The first bit of Wheeler’s description takes the mathematical form of Einstein’s equations, which despite the plural, are written as follows:The G on the left side is the geometry of spacetime (technical name: the Einstein tensor), while the T on the right contains the contribution of matter and energy (the energy-momentum tensor); κ is simply a number that sets the strength of gravity, and is determined by experiment. The a with an arrow is a “vector”, a number that describes the direction of motion along a path in spacetime. We can also include a cosmological constant in this equation, which is one possible way to describe dark energy—the acceleration of the cosmos. However, the cosmological constant is a relatively (ha!) small contribution for most applications of GR, including studies of the Solar System, black holes, or warp drives.
(Experts may or may not recognize this way of writing Einstein’s equations. Often you’ll see it written in “index notation” instead, but the way I’ve written it means the same thing. I prefer this version for most applications, which is the “machine” or “coordinate-free” notation. Instead of thinking of a tensor as a complicated matrix, you think of it as a function that takes a vector as an argument and (in this case at least) returns a vector as output.)
Since spacetime is four-dimensional (three space dimensions, plus one time dimension), there are four distinct vectors you can choose to plug in, which is why we say that this is a set of four equations rather than one single equation. Basically, you pick a path—say, the trajectory of a particle like an electron or a politician—and insert the vector that describes the path into the equation. G then tells you the landscape of gravitation: which way “downhill” is, no matter what path the electron or politician happens to be following.
Ideally, Einstein’s equations work like this: you have a distribution of matter and energy (a star or galaxy or black hole or whatever), which gives you T. Then you “solve” the equations to get G, the landscape of gravitation. The solutions are themselves a set of equations, which are often complicated. In practice, it isn’t always easy to get the solutions from the equations, though: they are not the kinds of equations we all solved in high school algebra. As a result, many solutions have been found by educated guesswork: starting from an idea of what the solution should look like, and working backward. Many of the most important, powerful solutions to Einstein’s equations have been found this way, including those describing black holes: the Schwarzschild and Kerr solutions, for non-rotating and rotating black holes, respectively. Then you use that solution in another set of equations (called the geodesic equations), which is the second bit of Wheeler’s description: how the landscape of gravitation dictates the motion of matter. That’s GR in one paragraph, kind of.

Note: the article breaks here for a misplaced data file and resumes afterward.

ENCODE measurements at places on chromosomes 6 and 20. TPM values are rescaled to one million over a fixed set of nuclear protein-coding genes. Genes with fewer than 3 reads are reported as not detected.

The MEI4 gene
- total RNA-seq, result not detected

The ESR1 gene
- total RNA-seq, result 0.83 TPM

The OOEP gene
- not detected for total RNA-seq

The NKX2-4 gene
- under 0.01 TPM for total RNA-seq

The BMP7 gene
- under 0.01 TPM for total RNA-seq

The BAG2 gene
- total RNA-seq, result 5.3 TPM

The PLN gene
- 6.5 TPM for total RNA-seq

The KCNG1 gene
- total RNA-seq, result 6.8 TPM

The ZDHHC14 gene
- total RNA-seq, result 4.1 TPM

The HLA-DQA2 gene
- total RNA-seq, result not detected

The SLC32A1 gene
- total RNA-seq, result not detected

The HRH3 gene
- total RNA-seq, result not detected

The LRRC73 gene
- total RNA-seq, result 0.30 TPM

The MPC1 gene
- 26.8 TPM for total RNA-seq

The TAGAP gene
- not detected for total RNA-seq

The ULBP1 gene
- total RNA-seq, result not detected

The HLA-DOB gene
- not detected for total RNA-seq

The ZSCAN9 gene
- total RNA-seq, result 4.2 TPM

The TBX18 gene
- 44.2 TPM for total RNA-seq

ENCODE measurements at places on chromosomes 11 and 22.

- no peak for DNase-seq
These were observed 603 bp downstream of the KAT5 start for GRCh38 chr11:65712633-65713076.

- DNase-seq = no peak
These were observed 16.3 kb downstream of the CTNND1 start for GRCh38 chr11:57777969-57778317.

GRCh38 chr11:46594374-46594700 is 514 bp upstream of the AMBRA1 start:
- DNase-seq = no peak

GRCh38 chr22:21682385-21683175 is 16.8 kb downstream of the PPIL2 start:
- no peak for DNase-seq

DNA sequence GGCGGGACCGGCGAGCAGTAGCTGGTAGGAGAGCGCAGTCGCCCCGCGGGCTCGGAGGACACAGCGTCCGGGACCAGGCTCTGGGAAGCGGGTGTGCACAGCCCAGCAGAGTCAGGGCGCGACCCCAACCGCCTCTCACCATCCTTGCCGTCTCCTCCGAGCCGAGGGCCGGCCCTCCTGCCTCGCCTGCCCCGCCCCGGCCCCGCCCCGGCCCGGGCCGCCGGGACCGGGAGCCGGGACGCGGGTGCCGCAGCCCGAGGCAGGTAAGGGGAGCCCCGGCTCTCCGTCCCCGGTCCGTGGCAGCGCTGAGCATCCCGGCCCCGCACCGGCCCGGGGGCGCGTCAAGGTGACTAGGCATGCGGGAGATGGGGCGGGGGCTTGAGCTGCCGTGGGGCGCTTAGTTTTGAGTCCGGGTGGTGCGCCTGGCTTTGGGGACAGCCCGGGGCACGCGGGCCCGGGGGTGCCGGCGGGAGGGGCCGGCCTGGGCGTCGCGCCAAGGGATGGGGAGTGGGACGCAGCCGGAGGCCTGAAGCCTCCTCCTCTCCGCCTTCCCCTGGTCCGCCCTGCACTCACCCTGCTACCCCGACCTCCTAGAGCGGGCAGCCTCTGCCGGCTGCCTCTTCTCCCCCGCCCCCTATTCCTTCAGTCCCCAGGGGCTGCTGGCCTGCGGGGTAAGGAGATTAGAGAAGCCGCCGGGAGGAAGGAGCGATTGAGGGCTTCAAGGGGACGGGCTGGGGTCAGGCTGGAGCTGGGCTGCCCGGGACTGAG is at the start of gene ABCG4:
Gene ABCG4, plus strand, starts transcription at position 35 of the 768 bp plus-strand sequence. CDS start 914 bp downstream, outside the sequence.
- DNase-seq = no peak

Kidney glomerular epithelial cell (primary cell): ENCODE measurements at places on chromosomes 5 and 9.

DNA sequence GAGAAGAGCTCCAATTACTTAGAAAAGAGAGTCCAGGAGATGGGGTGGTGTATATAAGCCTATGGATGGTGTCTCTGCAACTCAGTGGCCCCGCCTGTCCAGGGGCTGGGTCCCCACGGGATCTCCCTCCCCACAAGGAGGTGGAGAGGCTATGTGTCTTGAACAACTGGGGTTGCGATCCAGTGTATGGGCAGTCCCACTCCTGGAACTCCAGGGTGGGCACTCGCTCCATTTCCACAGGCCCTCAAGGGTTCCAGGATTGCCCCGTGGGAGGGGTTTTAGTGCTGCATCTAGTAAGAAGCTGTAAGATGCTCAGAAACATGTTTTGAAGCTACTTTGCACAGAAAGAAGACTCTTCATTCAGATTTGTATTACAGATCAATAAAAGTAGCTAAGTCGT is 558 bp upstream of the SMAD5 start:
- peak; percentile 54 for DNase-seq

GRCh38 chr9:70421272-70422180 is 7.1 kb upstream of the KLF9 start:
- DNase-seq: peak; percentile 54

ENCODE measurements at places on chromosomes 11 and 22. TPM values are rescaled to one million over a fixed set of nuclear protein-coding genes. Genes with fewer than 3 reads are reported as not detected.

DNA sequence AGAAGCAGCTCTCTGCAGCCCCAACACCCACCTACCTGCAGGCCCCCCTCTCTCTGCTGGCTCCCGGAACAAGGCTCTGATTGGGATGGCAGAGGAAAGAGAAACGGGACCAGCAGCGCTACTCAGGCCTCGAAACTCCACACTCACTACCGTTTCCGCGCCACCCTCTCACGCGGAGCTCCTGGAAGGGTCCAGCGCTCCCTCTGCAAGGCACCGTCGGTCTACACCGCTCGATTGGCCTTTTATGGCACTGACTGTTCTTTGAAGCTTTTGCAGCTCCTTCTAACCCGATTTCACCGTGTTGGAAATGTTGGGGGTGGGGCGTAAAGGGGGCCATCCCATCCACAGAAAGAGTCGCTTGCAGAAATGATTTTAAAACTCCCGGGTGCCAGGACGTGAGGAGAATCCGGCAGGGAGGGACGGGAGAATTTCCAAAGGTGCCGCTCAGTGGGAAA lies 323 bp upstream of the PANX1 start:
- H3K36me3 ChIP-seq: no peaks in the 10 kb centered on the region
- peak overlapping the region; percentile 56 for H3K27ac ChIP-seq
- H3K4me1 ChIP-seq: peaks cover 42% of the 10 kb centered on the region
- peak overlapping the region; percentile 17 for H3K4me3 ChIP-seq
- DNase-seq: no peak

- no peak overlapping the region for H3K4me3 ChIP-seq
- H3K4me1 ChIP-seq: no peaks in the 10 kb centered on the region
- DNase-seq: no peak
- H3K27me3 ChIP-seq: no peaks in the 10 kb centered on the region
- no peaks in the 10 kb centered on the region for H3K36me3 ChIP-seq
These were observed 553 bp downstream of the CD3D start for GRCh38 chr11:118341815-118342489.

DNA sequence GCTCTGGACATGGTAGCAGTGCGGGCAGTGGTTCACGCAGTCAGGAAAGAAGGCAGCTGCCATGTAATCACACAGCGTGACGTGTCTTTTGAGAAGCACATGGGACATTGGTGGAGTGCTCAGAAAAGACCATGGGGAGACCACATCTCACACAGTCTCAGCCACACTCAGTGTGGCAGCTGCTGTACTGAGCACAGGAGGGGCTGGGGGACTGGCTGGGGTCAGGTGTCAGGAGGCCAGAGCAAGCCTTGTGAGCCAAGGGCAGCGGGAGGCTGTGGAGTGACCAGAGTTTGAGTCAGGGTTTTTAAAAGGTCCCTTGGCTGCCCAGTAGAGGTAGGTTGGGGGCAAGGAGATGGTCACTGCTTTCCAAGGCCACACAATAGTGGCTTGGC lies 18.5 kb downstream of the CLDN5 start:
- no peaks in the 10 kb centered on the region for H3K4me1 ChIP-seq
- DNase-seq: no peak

Alcubierre’s solution is one of these solutions, so it’s not in the same category as crackpot theories I’ve discussed here before. However, note that in the previous paragraph, I never said every solution to Einstein’s equation actually corresponds to a physically real situation. In fact, most solutions in GR aren’t physically realized in our Universe! They describe rotating universes, as in Kurt Gödel’s solution, which he presented to his friend Einstein as a birthday present, in which time travel is an immediate consequence. They describe infinitely long, infinitely dense strings of matter running perfectly straight across the cosmos. (These cosmic strings may be mathematical idealizations of real objects (which would not be infinitely long), though astronomers have yet to see one in the wild.) And they may describe a bubble that allows faster-than-light travel, but which requires as its cost a T that cannot be made by any matter or energy distribution known to science.
You see, Einstein’s equations are mathematical objects. Like computer programs, the quality of the output depends on the quality of the input. You can produce some beautiful fantasies in GR, and I have spend a fair amount of time doing that, but in the end the value of the solution lies in whether T corresponds to a distribution of matter and energy that exists in nature, not in whether G—the landscape of gravitation—is beautiful.